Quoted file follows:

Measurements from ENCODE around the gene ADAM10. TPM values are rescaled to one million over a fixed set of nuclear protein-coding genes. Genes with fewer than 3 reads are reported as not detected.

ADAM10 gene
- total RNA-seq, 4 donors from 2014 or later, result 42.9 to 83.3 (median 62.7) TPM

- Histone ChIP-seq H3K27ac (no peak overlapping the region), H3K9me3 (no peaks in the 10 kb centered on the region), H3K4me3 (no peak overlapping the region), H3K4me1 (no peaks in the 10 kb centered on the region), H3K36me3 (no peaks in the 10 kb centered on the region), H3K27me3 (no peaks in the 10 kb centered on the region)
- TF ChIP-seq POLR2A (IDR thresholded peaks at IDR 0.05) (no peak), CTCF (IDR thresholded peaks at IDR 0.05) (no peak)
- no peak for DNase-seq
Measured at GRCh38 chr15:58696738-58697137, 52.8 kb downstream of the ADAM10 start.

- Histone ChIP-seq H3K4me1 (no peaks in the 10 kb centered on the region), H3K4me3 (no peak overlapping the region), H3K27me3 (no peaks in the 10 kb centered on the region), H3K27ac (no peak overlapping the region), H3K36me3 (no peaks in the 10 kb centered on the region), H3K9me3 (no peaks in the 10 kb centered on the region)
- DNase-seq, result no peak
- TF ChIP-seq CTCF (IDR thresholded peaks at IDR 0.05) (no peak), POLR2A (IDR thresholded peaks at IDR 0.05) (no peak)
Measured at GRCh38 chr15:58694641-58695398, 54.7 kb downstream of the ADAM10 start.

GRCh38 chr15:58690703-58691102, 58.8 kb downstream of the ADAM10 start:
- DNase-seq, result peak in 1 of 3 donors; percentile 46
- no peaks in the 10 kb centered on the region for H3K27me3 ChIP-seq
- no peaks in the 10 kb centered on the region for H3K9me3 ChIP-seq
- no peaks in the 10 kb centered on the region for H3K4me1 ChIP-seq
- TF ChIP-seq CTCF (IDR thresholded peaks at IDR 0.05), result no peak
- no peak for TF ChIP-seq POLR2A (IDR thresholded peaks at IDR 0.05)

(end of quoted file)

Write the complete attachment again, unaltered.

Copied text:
Measurements from ENCODE around the gene ADAM10. TPM values are rescaled to one million over a fixed set of nuclear protein-coding genes. Genes with fewer than 3 reads are reported as not detected.

ADAM10 gene
- total RNA-seq, 4 donors from 2014 or later, result 42.9 to 83.3 (median 62.7) TPM

- Histone ChIP-seq H3K27ac (no peak overlapping the region), H3K9me3 (no peaks in the 10 kb centered on the region), H3K4me3 (no peak overlapping the region), H3K4me1 (no peaks in the 10 kb centered on the region), H3K36me3 (no peaks in the 10 kb centered on the region), H3K27me3 (no peaks in the 10 kb centered on the region)
- TF ChIP-seq POLR2A (IDR thresholded peaks at IDR 0.05) (no peak), CTCF (IDR thresholded peaks at IDR 0.05) (no peak)
- no peak for DNase-seq
Measured at GRCh38 chr15:58696738-58697137, 52.8 kb downstream of the ADAM10 start.

- Histone ChIP-seq H3K4me1 (no peaks in the 10 kb centered on the region), H3K4me3 (no peak overlapping the region), H3K27me3 (no peaks in the 10 kb centered on the region), H3K27ac (no peak overlapping the region), H3K36me3 (no peaks in the 10 kb centered on the region), H3K9me3 (no peaks in the 10 kb centered on the region)
- DNase-seq, result no peak
- TF ChIP-seq CTCF (IDR thresholded peaks at IDR 0.05) (no peak), POLR2A (IDR thresholded peaks at IDR 0.05) (no peak)
Measured at GRCh38 chr15:58694641-58695398, 54.7 kb downstream of the ADAM10 start.

GRCh38 chr15:58690703-58691102, 58.8 kb downstream of the ADAM10 start:
- DNase-seq, result peak in 1 of 3 donors; percentile 46
- no peaks in the 10 kb centered on the region for H3K27me3 ChIP-seq
- no peaks in the 10 kb centered on the region for H3K9me3 ChIP-seq
- no peaks in the 10 kb centered on the region for H3K4me1 ChIP-seq
- TF ChIP-seq CTCF (IDR thresholded peaks at IDR 0.05), result no peak
- no peak for TF ChIP-seq POLR2A (IDR thresholded peaks at IDR 0.05)